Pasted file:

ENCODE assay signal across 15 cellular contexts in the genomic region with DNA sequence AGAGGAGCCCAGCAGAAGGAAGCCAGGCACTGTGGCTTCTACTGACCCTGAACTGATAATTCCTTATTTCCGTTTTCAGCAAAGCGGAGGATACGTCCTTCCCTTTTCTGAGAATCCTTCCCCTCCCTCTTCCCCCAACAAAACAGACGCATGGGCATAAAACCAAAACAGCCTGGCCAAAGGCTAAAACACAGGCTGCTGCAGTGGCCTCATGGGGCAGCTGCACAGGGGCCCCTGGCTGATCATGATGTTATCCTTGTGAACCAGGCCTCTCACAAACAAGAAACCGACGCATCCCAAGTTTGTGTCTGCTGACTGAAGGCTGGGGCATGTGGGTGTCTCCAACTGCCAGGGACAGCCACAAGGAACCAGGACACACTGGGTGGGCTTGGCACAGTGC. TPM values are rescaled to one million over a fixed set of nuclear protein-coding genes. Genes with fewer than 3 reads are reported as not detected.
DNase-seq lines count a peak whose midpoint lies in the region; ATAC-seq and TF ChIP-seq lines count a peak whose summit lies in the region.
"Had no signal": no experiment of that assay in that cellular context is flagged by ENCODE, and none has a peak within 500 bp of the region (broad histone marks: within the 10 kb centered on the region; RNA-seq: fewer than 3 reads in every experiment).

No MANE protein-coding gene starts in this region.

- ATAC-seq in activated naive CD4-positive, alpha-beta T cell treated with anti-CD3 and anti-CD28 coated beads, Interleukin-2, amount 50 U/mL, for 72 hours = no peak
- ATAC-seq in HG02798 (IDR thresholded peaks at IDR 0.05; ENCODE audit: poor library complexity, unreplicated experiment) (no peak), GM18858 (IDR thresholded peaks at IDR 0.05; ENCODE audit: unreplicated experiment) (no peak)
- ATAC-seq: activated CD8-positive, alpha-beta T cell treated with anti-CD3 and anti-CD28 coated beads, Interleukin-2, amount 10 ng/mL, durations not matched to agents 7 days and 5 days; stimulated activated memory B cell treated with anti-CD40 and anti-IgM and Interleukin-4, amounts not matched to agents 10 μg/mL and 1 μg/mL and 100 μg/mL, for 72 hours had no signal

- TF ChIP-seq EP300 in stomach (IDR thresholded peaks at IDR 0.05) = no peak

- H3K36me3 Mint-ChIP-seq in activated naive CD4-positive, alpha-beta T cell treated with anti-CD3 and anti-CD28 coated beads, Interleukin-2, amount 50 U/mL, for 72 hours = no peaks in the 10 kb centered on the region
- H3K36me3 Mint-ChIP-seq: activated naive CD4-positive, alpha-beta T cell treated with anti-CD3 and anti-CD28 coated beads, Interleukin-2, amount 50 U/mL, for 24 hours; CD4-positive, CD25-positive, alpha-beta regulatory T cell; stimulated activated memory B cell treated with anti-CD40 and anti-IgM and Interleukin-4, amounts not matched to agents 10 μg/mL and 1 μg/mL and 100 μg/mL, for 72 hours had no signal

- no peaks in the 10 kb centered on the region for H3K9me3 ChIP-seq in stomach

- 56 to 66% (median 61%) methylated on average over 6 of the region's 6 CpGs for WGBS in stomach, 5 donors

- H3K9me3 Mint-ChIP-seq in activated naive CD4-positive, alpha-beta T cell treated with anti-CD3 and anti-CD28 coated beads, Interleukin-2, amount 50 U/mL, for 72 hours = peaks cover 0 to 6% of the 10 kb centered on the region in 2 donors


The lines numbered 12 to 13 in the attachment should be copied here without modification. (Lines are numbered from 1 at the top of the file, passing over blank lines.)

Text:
- 56 to 66% (median 61%) methylated on average over 6 of the region's 6 CpGs for WGBS in stomach, 5 donors

- H3K9me3 Mint-ChIP-seq in activated naive CD4-positive, alpha-beta T cell treated with anti-CD3 and anti-CD28 coated beads, Interleukin-2, amount 50 U/mL, for 72 hours = peaks cover 0 to 6% of the 10 kb centered on the region in 2 donors